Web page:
A team of UK researchers have used an in vitro model to show that nanoparticles may be able to cross into the placenta. The research team, led by Margaret Saunders at St Michael’s Hospital in Bristol, UK, investigated a range of iron oxide and silica nanoparticles and concluded that they could transfer “extensively” across the placental barrier model. The results are consistent with previous animal studies that have shown placental transfer and foetal uptake of gold, radiolabelled carbon, silver, silica, titanium dioxide nanoparticles and quantum dots.

The placenta plays a key role during pregnancy by transporting nutrients to the foetus that are needed to support growth and development. Any interference with its normal function may have an adverse effect on foetal development. The authors have warned that the enhanced sensitivity of the foetus may mean that even low doses of nanoparticles may cause adverse effects.

Despite nanomaterials being widely used in consumer products there have still been very few studies looking at the interaction of nanomaterials with the placenta and the risks to foetal growth and development.

The finding that nanoparticles can cross the placenta are even more concerning when one considers a recent study which found that exposure to silver nanoparticles caused zebra fish embryos to develop with head abnormalities and no eyes. Zebra fish have been widely used as a model organism for the study of embryological development in other vertebrates including humans.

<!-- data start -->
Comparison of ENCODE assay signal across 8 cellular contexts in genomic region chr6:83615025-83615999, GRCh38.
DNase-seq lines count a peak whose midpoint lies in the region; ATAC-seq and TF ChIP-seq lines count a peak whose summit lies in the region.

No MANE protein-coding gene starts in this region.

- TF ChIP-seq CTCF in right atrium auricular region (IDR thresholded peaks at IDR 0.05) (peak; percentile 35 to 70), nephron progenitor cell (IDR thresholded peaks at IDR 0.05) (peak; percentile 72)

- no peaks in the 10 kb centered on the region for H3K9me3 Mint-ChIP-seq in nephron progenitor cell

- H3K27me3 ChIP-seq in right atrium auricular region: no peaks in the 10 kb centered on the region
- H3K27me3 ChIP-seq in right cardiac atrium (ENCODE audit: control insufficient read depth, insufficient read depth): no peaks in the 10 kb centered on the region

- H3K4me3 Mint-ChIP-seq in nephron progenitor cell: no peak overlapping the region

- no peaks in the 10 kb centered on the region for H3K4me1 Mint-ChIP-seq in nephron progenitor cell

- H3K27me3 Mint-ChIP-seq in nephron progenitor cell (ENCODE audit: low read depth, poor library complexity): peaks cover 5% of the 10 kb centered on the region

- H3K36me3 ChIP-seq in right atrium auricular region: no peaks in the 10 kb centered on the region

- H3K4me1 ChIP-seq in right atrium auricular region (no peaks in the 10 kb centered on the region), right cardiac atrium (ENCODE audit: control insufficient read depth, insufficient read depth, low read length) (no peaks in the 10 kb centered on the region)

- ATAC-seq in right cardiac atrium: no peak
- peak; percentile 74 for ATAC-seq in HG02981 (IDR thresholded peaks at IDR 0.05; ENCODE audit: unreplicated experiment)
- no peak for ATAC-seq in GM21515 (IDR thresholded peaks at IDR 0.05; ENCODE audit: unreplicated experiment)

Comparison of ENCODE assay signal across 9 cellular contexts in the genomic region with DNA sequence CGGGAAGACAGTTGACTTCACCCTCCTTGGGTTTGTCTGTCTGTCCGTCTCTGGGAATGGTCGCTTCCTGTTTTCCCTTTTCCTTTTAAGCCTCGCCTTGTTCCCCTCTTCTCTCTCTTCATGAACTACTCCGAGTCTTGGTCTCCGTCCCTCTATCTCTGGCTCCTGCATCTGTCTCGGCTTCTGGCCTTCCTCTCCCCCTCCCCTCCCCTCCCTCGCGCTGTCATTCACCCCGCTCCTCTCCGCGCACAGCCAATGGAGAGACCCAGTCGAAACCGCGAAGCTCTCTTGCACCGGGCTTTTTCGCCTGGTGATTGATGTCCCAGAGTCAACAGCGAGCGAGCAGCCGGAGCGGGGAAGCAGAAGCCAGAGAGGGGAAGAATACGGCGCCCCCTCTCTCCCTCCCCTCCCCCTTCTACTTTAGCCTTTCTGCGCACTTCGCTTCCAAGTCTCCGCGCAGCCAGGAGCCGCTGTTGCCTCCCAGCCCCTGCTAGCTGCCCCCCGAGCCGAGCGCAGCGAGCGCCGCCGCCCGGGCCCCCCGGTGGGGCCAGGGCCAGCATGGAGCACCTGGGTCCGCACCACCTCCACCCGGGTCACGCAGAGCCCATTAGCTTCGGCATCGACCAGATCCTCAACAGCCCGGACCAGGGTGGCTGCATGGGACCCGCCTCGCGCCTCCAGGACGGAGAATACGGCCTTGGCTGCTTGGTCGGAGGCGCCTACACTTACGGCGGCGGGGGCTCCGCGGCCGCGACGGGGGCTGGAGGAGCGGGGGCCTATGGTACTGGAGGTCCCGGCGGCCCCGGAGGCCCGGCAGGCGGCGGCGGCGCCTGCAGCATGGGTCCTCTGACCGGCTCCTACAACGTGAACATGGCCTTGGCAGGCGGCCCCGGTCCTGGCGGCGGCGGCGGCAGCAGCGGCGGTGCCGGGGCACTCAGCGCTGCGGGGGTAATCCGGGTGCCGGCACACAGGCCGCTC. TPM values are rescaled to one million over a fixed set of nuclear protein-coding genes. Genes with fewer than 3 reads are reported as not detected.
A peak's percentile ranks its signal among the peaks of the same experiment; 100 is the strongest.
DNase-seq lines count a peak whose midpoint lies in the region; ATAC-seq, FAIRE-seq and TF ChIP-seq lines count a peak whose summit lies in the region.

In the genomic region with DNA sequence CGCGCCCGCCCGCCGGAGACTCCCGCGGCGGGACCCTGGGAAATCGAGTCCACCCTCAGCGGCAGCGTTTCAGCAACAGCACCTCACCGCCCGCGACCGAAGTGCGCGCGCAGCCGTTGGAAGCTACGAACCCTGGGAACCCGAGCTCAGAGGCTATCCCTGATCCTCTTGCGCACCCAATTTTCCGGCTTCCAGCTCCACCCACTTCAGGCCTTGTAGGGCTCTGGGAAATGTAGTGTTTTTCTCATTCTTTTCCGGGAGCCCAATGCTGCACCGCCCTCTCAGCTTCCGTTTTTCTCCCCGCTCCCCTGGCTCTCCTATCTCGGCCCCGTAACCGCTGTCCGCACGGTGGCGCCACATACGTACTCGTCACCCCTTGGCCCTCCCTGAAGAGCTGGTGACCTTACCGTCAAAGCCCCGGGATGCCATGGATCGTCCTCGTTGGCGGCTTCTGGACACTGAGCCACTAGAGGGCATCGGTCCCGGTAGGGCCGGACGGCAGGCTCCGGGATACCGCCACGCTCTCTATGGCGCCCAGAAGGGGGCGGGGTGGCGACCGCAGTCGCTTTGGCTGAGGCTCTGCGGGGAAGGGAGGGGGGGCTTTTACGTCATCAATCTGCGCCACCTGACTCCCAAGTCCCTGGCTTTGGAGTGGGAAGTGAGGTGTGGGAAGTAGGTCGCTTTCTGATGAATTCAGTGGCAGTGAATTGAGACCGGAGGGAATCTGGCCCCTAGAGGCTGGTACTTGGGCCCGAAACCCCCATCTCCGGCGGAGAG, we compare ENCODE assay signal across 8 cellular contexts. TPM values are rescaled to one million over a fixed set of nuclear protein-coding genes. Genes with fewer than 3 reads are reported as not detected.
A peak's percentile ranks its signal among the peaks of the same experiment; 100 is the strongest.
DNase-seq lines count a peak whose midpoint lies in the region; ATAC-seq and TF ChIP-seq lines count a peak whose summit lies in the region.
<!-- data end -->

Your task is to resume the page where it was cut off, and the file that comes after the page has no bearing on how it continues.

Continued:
The researchers found that the silver nanoparticles stayed inside the embryos throughout their development and that embryos in earlier developmental stages were much more sensitive to the effects of the nanoparticles than later stage embryos. The results suggest that nanoparticles may disrupt important developmental processes such cell signaling and gene transcription, creating downstream effects upon embryonic development.

Other studies have shown that silver nanoparticles that are ingested or inhaled are absorbed and distributed to organs such as the liver, lungs, skin, brain, kidneys and testes. However, it is unclear in what form the silver is transmitted through and accumulated within the body i.e. whether it is present as particles, ions or complexes.

The authors of the zebra fish study concluded that silver nanoparticles behave unlike any conventional chemicals or ions. This is the same conclusion the UK Royal Society reached in 2004 – when it called for a moratorium on the use of nanomaterials in consumer products until their safety could be properly assessed. However, nearly 10 years on, our regulators have still to regulate the use of nanomaterials such as nano-silver in consumer products. Furthermore, nano-silver is being sold as a supplement, meaning that nano-silver is being directly ingested into the body.

There is clearly an urgent need for our regulators to address the risks nanomaterials pose to pregnant women.